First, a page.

Jonann’s prayer guide is a more cost-effective option and offers the ability to add or remove pages. It’s easy to flip through and offers suggestions for prayer throughout the week. Jonann was our Sunday school teacher in the late 2000s, and she taught our class to pray using her guide’s outline. It was very helpful then when I didn’t pray more than an evening “thank You for this day” shout out.  It was a way to jump start my prayer life.

1 Corinthians 9:24-27 states, “Do you not know that in a race all the runners run, but only one receives the prize? So run that you may obtain it. Every athlete exercises self-control in all things. They do it to receive a perishable wreath, but we an imperishable. So I do not run aimlessly; I do not box as one beating the air. But I discipline my body and keep it under control, lest after preaching to others I myself should be disqualified. “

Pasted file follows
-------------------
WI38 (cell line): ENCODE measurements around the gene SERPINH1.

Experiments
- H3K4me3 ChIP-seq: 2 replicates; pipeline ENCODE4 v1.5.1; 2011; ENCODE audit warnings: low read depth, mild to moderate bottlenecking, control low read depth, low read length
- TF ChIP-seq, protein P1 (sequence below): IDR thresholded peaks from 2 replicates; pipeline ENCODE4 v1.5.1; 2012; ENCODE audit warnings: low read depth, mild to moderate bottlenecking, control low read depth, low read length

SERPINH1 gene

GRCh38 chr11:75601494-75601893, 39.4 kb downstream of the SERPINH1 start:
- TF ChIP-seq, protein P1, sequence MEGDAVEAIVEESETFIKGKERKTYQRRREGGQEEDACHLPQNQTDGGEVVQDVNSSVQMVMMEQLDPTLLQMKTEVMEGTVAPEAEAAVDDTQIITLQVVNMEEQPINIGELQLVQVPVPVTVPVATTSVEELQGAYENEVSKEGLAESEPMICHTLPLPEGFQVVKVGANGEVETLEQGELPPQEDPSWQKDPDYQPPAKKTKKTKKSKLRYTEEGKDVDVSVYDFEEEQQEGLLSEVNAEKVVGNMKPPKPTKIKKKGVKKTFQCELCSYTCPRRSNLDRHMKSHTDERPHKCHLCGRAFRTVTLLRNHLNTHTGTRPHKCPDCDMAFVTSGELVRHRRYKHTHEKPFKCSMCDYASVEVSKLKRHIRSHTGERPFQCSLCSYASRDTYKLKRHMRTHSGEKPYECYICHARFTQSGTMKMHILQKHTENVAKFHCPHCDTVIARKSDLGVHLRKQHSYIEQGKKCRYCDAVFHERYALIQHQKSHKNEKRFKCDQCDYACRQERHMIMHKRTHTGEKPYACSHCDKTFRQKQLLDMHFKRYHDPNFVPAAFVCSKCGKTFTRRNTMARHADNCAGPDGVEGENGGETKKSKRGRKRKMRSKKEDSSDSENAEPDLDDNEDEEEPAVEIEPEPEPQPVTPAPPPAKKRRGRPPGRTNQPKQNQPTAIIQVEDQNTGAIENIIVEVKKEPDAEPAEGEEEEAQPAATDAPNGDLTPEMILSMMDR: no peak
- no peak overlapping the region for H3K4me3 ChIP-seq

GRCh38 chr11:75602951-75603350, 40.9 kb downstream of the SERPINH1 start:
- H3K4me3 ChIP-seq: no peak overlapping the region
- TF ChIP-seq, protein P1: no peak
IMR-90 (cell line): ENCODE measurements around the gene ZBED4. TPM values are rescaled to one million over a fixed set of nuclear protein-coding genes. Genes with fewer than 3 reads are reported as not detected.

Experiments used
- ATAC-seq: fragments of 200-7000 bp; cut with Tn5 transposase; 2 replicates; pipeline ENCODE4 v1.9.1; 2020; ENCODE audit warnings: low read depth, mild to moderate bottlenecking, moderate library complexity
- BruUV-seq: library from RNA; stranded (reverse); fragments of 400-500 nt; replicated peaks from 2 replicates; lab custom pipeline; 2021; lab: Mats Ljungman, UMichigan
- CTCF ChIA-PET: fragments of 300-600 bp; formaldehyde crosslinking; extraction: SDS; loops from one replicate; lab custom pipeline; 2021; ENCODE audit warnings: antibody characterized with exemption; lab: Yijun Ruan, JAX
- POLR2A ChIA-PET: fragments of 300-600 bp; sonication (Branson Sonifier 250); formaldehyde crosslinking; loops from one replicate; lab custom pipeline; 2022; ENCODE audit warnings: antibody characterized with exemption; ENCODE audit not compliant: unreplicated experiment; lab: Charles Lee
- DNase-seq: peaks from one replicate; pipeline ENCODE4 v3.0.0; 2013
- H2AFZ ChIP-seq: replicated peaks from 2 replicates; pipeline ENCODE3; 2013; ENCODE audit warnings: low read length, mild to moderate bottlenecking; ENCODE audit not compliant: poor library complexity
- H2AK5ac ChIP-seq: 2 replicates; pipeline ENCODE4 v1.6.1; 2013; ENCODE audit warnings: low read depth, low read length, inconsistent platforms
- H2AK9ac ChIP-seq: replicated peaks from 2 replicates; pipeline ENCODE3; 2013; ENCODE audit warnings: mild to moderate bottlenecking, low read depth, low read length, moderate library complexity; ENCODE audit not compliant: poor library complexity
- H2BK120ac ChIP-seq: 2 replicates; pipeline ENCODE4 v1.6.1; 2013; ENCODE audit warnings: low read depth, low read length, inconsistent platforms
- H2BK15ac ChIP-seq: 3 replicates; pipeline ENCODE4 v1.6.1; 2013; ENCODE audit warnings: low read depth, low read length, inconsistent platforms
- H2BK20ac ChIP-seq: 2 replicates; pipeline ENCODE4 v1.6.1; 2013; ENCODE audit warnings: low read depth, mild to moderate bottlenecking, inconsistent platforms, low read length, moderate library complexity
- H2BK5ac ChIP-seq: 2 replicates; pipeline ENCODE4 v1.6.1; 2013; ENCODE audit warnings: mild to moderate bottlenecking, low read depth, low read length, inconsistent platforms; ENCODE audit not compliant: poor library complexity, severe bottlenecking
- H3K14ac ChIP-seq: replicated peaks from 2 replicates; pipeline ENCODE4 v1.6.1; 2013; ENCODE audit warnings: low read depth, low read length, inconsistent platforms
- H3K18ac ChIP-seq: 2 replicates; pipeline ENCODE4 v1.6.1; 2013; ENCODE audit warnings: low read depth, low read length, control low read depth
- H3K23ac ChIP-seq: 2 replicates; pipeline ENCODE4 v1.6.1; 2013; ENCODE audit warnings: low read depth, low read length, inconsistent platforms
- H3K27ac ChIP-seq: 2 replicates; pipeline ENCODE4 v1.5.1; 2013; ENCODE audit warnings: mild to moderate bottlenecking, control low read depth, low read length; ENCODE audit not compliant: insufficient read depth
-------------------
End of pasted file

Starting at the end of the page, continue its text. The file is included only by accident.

Prayer journals are not necessary – but neither are fancy running shoes. But I do like having them on hand, being able to take them to church or to work, and being able to remember specific prayer requests or look through and see the answered prayers in my life.

Prayer really is a lot like running. A little effort makes a big difference.


celebrations, Jesus, Parenting

Preparing our hearts for Thanksgiving

We come to give thanks.

We situate this holiday, Thanksgiving, between gorging ourselves on candy at Halloween and gorging ourselves on spending at Christmas. Perhaps it’s the best place to put it to help us remember to be grateful for what we have. We bless God and thank God for His mercy, His grace, and His steadfast love.

For 22 days, at least this month, we have an opportunity to focus on thankfulness for our blessings.

We started a new tradition – though, with little ones, it’s hard to have traditions – so we started something new this year: thankful leaves. Every day starting Nov. 1, each member of our family has listed something for which to be grateful and thankful on a cut out leaf. It’s sometimes serious, sometimes funny, and sometimes a struggle because, again, we have two children who are silly, young, and, most importantly, impressionable.